London Cont'd

You have many years to live - do things you will be proud to remember when you are old.
- John Brunner,
Stand On Zanzibar

Next day I went with my daughter into the City, where she works. The City is what you might call downtown London: the oldest part of town, I suppose, and the center of finance and business - you could say the City is to London as lower Manhattan is to New York. It was a pleasant sunny day.


First thing to see was, of course, St. Paul's Cathedral. Like so many of the great structures of Europe, it was undergoing cleanup and renovation work, so about half of the dome was swathed in scaffolding; but what remained visible was still worth seeing.

Something that may as well be said now: I didn't bring a wide-angle lens, and this greatly restricted my photographic efforts, and often made it impossible to get all of a given structure into the picture. I knew if I didn't take a wide-angle I'd wish for one; but a wide-angle creates its own problems of distortion, especially with verticals - and anyway, when you carry more than one lens you wind up spending far too much time and effort fiddling with lens changes.


Being restricted to a limited field, though, isn't always bad; sometimes it forces you to look for different shots rather than the obvious ones. You pay more attention to detail - and the detail on these old buildings is always worth looking at.


This is John Wesley.

I went to St. Paul's first not only because it's an impressive and historic structure, but also in order to give myself an orientation point. The huge dome of St. Paul's dominates the City's skyline, not so much now as it once did (buildings going up all around - buildings going up all over London and indeed all over Europe; they should put up a sign CONTINENT UNDER CONSTRUCTION) but still there and no mistaking it for anything else. The street layout of the City is irrational to the point of dementia, but you can navigate pretty well if you just know where you are in relation to St. Paul's.

Blackfriar's Pub, there in the foreground, is said by many to be the best pub in London. I wouldn't know; when I went by there it was still closed.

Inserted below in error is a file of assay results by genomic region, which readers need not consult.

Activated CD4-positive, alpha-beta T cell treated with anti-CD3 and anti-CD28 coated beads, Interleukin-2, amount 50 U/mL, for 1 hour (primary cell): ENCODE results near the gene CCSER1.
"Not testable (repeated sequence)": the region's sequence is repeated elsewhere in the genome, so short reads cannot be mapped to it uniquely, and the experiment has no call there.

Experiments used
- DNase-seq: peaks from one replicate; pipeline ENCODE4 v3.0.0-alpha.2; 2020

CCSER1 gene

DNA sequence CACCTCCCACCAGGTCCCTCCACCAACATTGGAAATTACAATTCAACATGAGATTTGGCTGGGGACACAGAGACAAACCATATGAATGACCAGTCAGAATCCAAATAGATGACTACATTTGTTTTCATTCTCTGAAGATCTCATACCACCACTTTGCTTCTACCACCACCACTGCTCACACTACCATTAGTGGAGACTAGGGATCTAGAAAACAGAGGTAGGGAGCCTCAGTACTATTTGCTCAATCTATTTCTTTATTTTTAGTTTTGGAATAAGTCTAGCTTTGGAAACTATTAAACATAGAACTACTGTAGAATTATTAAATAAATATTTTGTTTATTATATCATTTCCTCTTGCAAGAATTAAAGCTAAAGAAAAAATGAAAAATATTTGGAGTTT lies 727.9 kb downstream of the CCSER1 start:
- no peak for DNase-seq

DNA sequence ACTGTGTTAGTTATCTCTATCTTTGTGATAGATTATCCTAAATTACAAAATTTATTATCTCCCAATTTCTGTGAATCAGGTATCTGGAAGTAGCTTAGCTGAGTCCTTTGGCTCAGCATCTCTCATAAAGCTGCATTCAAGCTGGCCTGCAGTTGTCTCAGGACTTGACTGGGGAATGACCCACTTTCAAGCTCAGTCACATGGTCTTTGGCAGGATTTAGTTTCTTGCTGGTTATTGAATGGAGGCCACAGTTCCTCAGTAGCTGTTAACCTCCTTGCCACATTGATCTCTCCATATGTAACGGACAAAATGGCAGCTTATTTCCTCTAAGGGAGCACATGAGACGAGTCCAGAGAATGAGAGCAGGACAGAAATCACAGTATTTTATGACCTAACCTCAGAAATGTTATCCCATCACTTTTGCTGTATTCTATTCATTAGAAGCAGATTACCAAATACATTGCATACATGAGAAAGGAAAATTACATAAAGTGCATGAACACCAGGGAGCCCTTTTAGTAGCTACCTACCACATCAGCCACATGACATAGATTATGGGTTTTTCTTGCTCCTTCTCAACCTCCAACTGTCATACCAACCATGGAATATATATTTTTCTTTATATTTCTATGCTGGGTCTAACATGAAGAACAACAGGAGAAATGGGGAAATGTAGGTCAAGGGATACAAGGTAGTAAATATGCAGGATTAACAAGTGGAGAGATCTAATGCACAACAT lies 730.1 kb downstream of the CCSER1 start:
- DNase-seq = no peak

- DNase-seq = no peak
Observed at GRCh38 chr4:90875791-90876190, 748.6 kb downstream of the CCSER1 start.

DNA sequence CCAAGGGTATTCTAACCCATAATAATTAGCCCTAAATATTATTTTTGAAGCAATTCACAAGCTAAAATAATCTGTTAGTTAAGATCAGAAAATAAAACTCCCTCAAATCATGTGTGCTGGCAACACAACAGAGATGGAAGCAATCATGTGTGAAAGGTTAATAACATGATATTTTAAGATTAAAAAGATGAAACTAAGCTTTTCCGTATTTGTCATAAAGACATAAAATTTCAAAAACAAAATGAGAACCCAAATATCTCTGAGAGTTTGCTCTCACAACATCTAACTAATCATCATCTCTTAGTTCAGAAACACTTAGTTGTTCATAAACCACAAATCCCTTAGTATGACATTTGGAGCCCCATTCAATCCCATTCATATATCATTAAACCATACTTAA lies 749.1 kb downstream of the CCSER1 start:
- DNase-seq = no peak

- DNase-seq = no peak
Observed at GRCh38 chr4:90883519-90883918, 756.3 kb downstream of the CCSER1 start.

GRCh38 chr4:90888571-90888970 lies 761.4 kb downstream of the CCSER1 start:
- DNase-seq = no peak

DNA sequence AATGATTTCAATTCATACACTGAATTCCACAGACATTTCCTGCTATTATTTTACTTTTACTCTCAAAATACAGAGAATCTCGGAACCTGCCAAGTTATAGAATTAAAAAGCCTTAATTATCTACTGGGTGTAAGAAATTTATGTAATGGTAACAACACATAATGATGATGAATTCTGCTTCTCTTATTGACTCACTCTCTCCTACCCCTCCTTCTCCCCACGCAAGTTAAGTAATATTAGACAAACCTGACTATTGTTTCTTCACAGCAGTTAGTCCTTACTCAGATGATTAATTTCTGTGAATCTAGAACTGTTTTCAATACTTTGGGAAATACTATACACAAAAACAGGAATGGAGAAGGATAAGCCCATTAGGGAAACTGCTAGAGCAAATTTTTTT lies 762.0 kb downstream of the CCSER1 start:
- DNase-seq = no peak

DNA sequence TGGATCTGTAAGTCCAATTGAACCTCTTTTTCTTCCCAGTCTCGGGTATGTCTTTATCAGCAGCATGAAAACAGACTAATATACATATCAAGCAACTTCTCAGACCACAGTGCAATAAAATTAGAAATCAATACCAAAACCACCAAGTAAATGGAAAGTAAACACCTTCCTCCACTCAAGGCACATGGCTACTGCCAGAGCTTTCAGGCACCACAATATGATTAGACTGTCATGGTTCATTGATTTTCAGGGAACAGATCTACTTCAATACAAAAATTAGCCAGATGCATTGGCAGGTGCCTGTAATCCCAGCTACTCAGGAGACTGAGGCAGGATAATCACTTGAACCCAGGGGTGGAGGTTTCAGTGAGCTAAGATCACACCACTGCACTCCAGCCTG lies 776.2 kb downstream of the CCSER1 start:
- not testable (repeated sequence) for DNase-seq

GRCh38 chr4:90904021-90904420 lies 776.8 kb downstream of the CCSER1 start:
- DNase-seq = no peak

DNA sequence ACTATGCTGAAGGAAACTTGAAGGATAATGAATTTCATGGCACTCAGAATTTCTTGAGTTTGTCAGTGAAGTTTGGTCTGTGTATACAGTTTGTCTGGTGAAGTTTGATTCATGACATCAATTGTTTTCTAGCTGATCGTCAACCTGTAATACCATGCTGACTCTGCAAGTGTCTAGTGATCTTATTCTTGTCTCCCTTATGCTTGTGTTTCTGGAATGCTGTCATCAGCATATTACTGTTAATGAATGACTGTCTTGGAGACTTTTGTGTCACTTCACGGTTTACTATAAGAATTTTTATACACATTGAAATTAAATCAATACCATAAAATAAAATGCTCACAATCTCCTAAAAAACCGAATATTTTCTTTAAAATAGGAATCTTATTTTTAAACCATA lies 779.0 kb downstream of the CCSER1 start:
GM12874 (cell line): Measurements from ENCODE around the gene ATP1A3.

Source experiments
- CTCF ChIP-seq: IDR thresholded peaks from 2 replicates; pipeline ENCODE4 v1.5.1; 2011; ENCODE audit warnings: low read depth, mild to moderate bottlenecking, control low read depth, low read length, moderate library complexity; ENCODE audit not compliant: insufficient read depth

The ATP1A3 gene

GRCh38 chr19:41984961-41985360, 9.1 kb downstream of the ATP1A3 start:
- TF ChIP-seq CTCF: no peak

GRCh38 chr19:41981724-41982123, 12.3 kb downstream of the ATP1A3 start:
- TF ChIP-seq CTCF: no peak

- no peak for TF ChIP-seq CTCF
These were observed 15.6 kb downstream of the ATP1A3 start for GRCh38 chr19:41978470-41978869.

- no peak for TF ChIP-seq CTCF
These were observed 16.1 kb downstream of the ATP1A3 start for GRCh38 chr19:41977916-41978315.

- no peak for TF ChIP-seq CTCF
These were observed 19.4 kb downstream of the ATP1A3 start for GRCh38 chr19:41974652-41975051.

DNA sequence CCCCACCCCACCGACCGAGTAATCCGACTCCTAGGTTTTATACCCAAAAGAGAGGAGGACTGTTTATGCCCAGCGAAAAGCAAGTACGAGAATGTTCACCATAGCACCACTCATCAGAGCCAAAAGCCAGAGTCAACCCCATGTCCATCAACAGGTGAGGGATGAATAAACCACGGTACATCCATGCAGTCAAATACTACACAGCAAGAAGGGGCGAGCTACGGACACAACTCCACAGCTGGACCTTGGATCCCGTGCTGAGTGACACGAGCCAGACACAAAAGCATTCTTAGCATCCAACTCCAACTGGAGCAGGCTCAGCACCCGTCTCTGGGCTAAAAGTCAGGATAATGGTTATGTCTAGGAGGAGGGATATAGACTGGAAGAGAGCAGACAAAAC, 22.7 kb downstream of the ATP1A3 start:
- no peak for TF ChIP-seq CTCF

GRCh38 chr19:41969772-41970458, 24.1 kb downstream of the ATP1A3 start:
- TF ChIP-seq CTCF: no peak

Even from across the Thames, St. Paul's remains the main physical fact on the skyline.

I walked across some bridge or other, cruised aimlessly around on the south side of the river for an hour or so, and walked back on a different bridge. Don't ask me the names; I never did get the bridges straight. Great view from the bridges anyway, some neato old buildings along the riverfront:


Not as much traffic as I'd expected on the Thames itself; they say there's something about the currents that creates problems this far up the river. In the background you can see the Y2K ferris wheel.

Another old church, not as famous but older than the present St. Paul's: St. Mary-le-Bow, like St. Paul's a Christopher Wren design erected on the site of a much older church. There was a saying that a true Cockney had to be born "within the sound of Bow bells"; the big bell of St. Mary-le-Bow is what was meant. Beautiful structure, I wish I'd taken a few more photos.... It was badly damaged by German bombs but lovingly restored.

(This is something that really gets to you, walking around London: you start to realize just how bad the bombing was. I mean, the God-damned Nazis blew the City to shit. Just about every old church or other historical building has a sign giving the background and the dates, and ending in, "Heavily damaged by enemy action in 1940." After a while the effect of those signs starts to add up. It's one of those things you know about from books and movies but you don't really appreciate it until you're on the spot.)


This is Leadenhall Market, which can best be described as a kind of Victorian mall. Still in use, and every bit as pricey as you'd expect.


So I asked a man on the street, "How do I get to the Old Bailey?" and he said, "Rob a bleeding bank!" (Boom.) This is indeed the Old Bailey, as in Rumpole Of The.

My daughter had explained how to get back to their place via the Underground or the bus, but I decided to walk it, even though the map showed the distance as several miles.

Glad I did, even though I paid for the walk with more aches and pains; on the way I stumbled across several interesting items I'd never have seen otherwise:


This is Dr. Johnson's house. It's up a narrow alley, on a little courtyard, and only a single not very big sign marks the way; I nearly missed it.